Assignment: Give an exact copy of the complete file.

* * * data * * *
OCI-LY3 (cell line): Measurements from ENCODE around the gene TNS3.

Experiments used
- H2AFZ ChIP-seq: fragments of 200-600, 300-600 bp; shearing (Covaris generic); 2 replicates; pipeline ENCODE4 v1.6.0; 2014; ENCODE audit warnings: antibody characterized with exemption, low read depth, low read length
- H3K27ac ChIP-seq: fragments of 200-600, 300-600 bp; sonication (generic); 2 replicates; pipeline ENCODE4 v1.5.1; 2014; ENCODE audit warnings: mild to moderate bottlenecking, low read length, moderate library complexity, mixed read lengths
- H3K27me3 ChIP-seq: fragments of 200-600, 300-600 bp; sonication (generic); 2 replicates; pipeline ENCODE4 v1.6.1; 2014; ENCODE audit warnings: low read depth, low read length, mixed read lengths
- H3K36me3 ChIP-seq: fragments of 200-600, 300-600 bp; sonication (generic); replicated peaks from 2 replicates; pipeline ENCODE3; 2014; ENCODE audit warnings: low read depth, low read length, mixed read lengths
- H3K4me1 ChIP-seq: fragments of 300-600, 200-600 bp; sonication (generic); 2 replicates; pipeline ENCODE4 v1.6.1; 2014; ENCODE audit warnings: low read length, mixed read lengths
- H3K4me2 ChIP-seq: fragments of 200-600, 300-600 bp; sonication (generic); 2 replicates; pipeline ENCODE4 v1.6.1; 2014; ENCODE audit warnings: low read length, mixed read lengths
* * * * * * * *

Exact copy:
OCI-LY3 (cell line): Measurements from ENCODE around the gene TNS3.

Experiments used
- H2AFZ ChIP-seq: fragments of 200-600, 300-600 bp; shearing (Covaris generic); 2 replicates; pipeline ENCODE4 v1.6.0; 2014; ENCODE audit warnings: antibody characterized with exemption, low read depth, low read length
- H3K27ac ChIP-seq: fragments of 200-600, 300-600 bp; sonication (generic); 2 replicates; pipeline ENCODE4 v1.5.1; 2014; ENCODE audit warnings: mild to moderate bottlenecking, low read length, moderate library complexity, mixed read lengths
- H3K27me3 ChIP-seq: fragments of 200-600, 300-600 bp; sonication (generic); 2 replicates; pipeline ENCODE4 v1.6.1; 2014; ENCODE audit warnings: low read depth, low read length, mixed read lengths
- H3K36me3 ChIP-seq: fragments of 200-600, 300-600 bp; sonication (generic); replicated peaks from 2 replicates; pipeline ENCODE3; 2014; ENCODE audit warnings: low read depth, low read length, mixed read lengths
- H3K4me1 ChIP-seq: fragments of 300-600, 200-600 bp; sonication (generic); 2 replicates; pipeline ENCODE4 v1.6.1; 2014; ENCODE audit warnings: low read length, mixed read lengths
- H3K4me2 ChIP-seq: fragments of 200-600, 300-600 bp; sonication (generic); 2 replicates; pipeline ENCODE4 v1.6.1; 2014; ENCODE audit warnings: low read length, mixed read lengths